Barash believes that because we live in what is still a male-dominated society, women are apt to feel like there’s not enough to go around for them, which feeds jealousy and resentment among women fighting for a smaller piece of the pie. “If you’re the gender that yields the power, you don’t have to feel that way,” she said.
Based on her research, women are more apt to help other women if there is a larger difference in age because they feel less threatened. “I found that women would not befriend women who were eight or 10 years younger than them because of the competition. But someone who’s 28, if they were 58, they wouldn’t see that threat because they were going to be gone by the time that woman rose through the ranks.”
New at mentoring
Male mentors seem to edge out female mentors when it comes to helping proteges climb the ladder of success, according to a study by the department of management at the Great Valley School of Graduate Professional Studies at Penn State University.
“We found male mentors do a better job providing career development than female mentors,” said John Sosik, a management and organization professor at the university who co-authored the study.
Many women are still new at the mentoring game, said Mary Stutts, author of “The Missing Mentor: Women Advising Women on Power, Progress and Priorities.” “Many of them have never been mentored or had formal career development planning.”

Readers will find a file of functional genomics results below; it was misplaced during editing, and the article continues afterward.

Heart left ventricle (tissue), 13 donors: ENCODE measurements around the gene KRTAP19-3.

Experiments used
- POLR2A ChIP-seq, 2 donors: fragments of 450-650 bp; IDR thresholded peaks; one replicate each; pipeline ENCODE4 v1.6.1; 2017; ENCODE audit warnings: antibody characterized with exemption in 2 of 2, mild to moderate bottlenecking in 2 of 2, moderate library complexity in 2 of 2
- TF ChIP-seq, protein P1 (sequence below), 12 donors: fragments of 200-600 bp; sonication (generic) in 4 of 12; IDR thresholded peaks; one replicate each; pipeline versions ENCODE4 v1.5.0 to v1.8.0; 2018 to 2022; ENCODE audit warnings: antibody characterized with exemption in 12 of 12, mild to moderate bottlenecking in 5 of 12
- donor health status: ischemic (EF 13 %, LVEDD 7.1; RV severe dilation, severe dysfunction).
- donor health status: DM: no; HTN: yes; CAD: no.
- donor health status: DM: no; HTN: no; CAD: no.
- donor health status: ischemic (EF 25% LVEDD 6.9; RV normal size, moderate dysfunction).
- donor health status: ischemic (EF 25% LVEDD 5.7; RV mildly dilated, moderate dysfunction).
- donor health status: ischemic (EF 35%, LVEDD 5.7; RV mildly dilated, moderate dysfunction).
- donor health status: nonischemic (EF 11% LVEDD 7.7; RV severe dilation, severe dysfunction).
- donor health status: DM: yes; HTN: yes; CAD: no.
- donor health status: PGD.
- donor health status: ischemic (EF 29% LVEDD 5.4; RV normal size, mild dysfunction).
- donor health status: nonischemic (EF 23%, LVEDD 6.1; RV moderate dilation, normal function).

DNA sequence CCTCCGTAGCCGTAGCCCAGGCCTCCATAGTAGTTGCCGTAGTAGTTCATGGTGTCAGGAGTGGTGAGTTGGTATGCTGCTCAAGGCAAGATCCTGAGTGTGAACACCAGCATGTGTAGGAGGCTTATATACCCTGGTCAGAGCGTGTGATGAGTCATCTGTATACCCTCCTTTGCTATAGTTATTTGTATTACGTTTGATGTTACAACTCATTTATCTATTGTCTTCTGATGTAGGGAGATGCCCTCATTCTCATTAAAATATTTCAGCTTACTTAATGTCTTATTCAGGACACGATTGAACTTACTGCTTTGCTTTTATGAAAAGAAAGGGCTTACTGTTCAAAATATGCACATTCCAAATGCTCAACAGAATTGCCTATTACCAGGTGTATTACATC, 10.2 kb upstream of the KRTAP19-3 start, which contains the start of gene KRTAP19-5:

Women also often feel like they don't have enough power to be of any real assistance, she added. “Women often underestimate or give away their power. They take the approach of ‘Just keep your head down and do a good job’ and success and advancement will just happen for you. They don't negotiate for the work experiences and projects that will enable them to move up and achieve the success they desire.”
But women appeared to do a better job than men when it came to role modeling, Sosik said. “When it comes to living up to company values and being admired for what they achieved, women come out higher.”
It’s also an issue of time.
Elura Nanos, an attorney and a managing partner of Morange, a educational firm for law students, has seen tons of women, including herself, not helping other women but doesn’t think it’s about being “bitchy.”
“Many women are too busy to help each other,” she said. “I own a business, work full time, I have two small children, do charity work, hobbies. I have a wonderful husband, but he doesn’t do half the amount of things I do.”